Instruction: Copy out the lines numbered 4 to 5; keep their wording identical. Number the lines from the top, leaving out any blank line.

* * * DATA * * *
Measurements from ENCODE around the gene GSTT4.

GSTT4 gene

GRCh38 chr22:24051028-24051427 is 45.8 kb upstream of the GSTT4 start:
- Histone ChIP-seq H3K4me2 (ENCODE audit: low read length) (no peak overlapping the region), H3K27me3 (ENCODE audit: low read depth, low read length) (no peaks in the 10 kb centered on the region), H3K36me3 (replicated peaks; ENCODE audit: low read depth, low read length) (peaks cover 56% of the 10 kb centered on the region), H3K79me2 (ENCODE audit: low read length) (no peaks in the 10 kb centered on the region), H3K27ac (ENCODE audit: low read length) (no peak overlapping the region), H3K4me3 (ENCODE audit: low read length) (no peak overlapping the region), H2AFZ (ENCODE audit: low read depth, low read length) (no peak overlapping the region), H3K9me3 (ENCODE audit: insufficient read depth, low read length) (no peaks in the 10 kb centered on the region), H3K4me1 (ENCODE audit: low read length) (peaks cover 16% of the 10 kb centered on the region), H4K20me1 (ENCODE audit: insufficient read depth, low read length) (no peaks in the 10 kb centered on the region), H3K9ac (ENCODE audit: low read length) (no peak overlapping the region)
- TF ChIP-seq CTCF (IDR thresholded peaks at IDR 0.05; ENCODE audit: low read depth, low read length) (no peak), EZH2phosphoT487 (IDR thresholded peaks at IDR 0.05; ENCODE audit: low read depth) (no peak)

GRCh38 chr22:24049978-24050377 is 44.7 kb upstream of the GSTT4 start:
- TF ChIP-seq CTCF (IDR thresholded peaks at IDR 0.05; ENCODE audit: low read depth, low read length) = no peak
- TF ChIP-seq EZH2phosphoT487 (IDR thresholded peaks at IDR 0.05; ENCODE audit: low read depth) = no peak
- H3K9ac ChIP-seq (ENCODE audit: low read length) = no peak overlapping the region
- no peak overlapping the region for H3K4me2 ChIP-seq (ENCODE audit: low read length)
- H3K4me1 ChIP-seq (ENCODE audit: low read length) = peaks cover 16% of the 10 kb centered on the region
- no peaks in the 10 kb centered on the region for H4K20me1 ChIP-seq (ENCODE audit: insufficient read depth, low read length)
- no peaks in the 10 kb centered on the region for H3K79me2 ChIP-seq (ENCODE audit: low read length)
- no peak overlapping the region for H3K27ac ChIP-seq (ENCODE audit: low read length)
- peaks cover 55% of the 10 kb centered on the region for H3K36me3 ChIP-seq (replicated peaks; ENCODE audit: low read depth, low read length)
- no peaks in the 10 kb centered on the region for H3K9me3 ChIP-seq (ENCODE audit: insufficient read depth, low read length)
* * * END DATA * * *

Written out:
- Histone ChIP-seq H3K4me2 (ENCODE audit: low read length) (no peak overlapping the region), H3K27me3 (ENCODE audit: low read depth, low read length) (no peaks in the 10 kb centered on the region), H3K36me3 (replicated peaks; ENCODE audit: low read depth, low read length) (peaks cover 56% of the 10 kb centered on the region), H3K79me2 (ENCODE audit: low read length) (no peaks in the 10 kb centered on the region), H3K27ac (ENCODE audit: low read length) (no peak overlapping the region), H3K4me3 (ENCODE audit: low read length) (no peak overlapping the region), H2AFZ (ENCODE audit: low read depth, low read length) (no peak overlapping the region), H3K9me3 (ENCODE audit: insufficient read depth, low read length) (no peaks in the 10 kb centered on the region), H3K4me1 (ENCODE audit: low read length) (peaks cover 16% of the 10 kb centered on the region), H4K20me1 (ENCODE audit: insufficient read depth, low read length) (no peaks in the 10 kb centered on the region), H3K9ac (ENCODE audit: low read length) (no peak overlapping the region)
- TF ChIP-seq CTCF (IDR thresholded peaks at IDR 0.05; ENCODE audit: low read depth, low read length) (no peak), EZH2phosphoT487 (IDR thresholded peaks at IDR 0.05; ENCODE audit: low read depth) (no peak)